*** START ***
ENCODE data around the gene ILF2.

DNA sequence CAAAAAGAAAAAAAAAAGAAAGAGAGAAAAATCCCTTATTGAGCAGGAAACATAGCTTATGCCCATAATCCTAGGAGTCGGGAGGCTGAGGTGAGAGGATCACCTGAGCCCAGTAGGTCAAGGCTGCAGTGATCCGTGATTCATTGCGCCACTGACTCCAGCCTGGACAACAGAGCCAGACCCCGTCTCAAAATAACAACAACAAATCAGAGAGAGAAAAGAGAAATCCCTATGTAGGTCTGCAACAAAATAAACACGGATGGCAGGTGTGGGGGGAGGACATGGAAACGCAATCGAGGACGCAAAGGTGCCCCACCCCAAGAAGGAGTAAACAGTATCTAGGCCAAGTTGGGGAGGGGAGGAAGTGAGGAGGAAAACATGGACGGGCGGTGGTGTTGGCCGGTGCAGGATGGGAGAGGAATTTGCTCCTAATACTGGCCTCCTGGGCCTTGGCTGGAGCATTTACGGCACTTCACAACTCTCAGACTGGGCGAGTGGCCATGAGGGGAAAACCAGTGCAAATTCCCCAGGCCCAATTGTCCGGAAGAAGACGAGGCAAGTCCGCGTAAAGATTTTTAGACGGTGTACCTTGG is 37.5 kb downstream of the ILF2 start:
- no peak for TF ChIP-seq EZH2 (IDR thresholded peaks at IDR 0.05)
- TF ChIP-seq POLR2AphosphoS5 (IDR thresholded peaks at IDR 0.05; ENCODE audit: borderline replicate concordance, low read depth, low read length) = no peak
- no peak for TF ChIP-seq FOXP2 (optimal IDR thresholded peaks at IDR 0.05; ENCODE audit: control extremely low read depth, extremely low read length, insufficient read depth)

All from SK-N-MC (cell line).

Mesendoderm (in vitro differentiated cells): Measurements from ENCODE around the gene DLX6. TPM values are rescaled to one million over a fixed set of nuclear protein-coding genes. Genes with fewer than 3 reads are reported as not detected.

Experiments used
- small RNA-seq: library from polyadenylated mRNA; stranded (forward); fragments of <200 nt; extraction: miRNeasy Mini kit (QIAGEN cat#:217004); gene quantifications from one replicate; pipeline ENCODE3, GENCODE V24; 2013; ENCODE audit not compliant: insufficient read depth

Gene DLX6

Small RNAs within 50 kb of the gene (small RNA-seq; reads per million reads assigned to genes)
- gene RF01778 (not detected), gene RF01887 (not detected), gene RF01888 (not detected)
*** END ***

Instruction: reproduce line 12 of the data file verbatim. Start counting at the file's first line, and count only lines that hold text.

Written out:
- gene RF01778 (not detected), gene RF01887 (not detected), gene RF01888 (not detected)